Calgary’s total tax burden per capita last year was almost a third higher than the average Prairie city, according to a new report released by a right-leaning think-tank.
The report by the Frontier Centre for Public Policy drew swift criticism from aldermen on both sides of the contentious budget debate last month, with some saying the document should be comparing Calgary to cities such as Vancouver and Ottawa, not Medicine Hat and Grande Prairie.
When you divide the amount of tax revenue last year–property taxes, business taxes and more — by the number of households in Calgary, that adds up to around $3,000 per Calgary household, the report said.
That number is 32 per cent higher than the average of 10 Prairie cities that include Red Deer, Lethbridge, Grande Prairie, Medicine Hat, Edmonton, Regina, Saskatoon, Winnipeg and the Regional Municipality of Wood Buffalo, said the report.
The $3,000 total, however, does not reflect an average tax bill for Calgarians, since homeowners pay only property taxes and not other levies such as business taxes.
The average municipal property tax bill this year, on a home assessed at $430,000, was $1,080.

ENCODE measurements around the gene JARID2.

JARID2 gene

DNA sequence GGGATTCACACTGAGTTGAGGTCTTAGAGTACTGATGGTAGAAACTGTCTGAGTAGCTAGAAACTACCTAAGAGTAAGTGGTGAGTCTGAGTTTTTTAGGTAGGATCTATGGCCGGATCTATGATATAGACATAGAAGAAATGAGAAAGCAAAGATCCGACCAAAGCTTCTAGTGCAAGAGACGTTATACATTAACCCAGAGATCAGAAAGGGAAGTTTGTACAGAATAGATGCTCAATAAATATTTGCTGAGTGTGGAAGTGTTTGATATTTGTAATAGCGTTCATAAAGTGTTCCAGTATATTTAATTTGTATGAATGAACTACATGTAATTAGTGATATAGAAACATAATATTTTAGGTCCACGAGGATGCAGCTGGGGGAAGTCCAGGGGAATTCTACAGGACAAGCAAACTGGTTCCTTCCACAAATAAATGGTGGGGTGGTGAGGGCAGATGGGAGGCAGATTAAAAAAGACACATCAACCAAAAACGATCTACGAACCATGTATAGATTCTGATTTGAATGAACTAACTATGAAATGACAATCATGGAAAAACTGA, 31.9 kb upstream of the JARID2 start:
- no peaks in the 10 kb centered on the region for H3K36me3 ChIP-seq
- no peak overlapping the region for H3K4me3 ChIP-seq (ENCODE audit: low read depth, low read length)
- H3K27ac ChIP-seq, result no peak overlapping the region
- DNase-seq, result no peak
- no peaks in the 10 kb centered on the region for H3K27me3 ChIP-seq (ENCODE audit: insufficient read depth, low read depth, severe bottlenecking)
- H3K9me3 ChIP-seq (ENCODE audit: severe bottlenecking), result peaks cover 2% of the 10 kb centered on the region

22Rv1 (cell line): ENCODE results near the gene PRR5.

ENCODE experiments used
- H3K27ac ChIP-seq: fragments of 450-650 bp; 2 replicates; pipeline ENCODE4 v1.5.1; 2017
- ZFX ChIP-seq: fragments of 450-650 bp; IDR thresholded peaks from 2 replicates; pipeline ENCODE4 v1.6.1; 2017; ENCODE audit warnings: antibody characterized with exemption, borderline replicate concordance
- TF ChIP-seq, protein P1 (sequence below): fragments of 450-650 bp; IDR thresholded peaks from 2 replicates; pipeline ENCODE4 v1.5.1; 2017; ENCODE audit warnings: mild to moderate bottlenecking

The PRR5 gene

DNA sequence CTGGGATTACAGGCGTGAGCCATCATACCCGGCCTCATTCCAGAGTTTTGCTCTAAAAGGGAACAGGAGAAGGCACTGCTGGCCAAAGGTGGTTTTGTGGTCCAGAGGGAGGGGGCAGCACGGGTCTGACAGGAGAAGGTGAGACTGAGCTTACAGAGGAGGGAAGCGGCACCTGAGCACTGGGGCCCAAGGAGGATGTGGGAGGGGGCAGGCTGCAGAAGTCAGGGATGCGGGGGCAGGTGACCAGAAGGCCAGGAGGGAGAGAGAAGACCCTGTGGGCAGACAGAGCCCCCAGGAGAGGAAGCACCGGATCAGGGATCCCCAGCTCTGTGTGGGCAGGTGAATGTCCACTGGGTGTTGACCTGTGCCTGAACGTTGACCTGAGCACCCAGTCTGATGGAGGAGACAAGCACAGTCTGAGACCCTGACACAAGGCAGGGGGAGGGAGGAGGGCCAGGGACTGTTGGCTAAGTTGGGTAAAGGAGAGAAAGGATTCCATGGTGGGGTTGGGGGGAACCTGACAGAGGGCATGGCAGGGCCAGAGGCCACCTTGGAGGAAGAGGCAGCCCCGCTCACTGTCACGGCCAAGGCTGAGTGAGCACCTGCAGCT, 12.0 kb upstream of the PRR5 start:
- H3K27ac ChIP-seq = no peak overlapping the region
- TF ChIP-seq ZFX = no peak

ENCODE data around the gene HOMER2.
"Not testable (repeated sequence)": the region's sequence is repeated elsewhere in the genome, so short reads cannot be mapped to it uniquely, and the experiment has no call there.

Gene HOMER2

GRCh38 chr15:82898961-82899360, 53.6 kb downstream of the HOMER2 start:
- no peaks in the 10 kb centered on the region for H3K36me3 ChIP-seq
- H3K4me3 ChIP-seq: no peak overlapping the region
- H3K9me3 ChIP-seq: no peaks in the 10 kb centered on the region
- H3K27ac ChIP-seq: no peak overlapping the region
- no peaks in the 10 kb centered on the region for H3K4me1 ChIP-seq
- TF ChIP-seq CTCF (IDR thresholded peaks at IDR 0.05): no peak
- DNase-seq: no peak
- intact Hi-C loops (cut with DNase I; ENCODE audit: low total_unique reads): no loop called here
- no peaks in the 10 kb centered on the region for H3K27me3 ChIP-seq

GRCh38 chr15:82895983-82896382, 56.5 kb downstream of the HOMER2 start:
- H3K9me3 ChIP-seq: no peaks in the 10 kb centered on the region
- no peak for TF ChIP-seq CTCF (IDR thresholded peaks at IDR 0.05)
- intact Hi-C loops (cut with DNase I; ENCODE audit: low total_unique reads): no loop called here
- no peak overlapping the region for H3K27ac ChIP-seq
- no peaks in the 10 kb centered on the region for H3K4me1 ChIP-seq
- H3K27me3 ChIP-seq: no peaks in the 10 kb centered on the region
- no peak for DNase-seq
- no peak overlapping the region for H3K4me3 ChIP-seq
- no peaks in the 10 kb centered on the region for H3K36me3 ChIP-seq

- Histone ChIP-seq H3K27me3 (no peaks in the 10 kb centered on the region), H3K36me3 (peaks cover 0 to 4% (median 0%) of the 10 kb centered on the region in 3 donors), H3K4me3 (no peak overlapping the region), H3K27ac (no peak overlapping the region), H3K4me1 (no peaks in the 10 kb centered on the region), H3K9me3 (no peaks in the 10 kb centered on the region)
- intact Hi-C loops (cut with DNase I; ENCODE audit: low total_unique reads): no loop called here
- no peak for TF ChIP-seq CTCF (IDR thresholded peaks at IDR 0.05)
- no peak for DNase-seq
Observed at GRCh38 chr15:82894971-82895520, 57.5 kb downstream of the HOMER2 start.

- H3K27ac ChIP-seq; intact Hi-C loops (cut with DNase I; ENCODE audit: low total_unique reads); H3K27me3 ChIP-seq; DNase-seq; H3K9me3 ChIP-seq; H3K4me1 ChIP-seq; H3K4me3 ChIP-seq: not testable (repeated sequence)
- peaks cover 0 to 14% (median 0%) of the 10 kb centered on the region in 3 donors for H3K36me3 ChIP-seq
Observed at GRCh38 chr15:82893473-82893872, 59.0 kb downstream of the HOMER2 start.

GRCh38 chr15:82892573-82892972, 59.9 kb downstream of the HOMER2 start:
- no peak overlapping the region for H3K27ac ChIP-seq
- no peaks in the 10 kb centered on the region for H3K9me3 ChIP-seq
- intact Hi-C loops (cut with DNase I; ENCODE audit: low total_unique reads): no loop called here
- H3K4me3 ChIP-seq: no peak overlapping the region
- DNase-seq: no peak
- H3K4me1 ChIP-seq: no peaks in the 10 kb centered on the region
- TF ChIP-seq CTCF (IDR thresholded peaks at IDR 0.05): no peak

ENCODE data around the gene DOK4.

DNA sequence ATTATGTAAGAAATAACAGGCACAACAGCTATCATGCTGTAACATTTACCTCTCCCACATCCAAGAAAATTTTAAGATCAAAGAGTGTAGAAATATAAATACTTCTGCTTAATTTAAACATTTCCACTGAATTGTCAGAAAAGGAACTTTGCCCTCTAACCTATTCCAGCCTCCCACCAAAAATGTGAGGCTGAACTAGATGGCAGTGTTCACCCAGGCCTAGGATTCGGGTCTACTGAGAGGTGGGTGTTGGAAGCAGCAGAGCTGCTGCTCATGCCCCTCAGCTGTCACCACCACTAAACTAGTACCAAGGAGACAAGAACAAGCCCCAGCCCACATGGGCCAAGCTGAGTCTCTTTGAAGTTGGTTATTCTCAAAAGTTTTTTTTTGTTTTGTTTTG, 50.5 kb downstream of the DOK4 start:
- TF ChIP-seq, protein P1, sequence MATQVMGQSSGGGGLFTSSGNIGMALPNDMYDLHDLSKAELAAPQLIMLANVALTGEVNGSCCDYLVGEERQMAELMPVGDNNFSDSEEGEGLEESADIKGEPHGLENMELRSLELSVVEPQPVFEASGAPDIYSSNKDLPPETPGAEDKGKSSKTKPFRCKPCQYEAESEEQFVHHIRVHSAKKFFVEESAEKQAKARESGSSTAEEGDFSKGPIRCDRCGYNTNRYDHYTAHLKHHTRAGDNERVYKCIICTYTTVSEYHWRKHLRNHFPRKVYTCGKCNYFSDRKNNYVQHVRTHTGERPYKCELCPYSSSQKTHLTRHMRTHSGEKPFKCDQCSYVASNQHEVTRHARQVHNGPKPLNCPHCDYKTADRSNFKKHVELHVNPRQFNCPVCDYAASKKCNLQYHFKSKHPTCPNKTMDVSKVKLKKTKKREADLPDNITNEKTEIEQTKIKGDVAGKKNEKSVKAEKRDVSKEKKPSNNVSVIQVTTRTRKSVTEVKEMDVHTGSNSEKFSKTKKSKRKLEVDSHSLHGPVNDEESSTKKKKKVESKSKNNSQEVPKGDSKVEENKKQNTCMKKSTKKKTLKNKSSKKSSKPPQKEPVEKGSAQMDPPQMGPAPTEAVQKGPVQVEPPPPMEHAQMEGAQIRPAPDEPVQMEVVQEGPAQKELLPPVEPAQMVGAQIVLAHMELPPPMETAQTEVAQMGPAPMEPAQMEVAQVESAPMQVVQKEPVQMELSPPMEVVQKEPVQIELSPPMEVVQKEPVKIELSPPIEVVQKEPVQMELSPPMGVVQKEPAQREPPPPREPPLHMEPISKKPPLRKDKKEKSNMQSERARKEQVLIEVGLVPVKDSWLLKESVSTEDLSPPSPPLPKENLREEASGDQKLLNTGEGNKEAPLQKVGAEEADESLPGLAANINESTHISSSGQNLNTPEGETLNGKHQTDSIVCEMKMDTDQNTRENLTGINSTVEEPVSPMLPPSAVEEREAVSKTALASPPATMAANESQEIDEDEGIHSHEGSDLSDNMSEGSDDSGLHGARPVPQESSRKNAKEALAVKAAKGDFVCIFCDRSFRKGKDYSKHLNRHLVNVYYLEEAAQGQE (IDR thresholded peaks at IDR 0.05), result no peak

What’s more, a survey from the City of Edmonton said the average Calgary household’s property tax bill last year ranked the lowest out of 24 Canadian cities.
Still, David Seymour, a senior policy analyst with the Frontier Centre, said people should wonder why Calgary’s total tax burden per capita is higher than the rest of the Prairie region.
“One of the questions I would want to ask if I was a Calgarian is why are our taxes 32 per cent higher than the average Prairie city?” he said.
Ald. Gord Lowe said it was fruitless to compare Calgary to its Prairie counterparts.
“You’ve got to compare apples to apples,” said Lowe, one of the city budget’s architects. “Grande Prairie, for example, doesn’t have an LRT system.”
Ald. Andre Chabot, who voted against the city budget that includes a 19.1 per cent tax hike compounded over three years, agreed with Lowe.
“There’s a whole bunch of issues that have come up with crime, for example. You wouldn’t face that in a smaller city.
“Look at Calgary when it had 100,000 people. Everybody was buddy-buddy with each other, the community took care of itself. That can’t happen anymore.”
Ald. Jim Stevenson said while the comparison might be unbalanced, the point is well taken. He wants audits done to see whether the city is getting value for money.
“We have no idea what kind of bang for our buck we’re getting,” he said.
The centre’s report also said services such as recreation, culture and social housing are non-core services — and that Calgary was spending less of its cash on those services than the average Canadian city, something it said was the right move.
But Ald. Druh Farrell argued the city needed to keep infusing cash into those services.
“If you want to cut things like spending on quality of life, chances are you’ll be spending more on crime prevention.”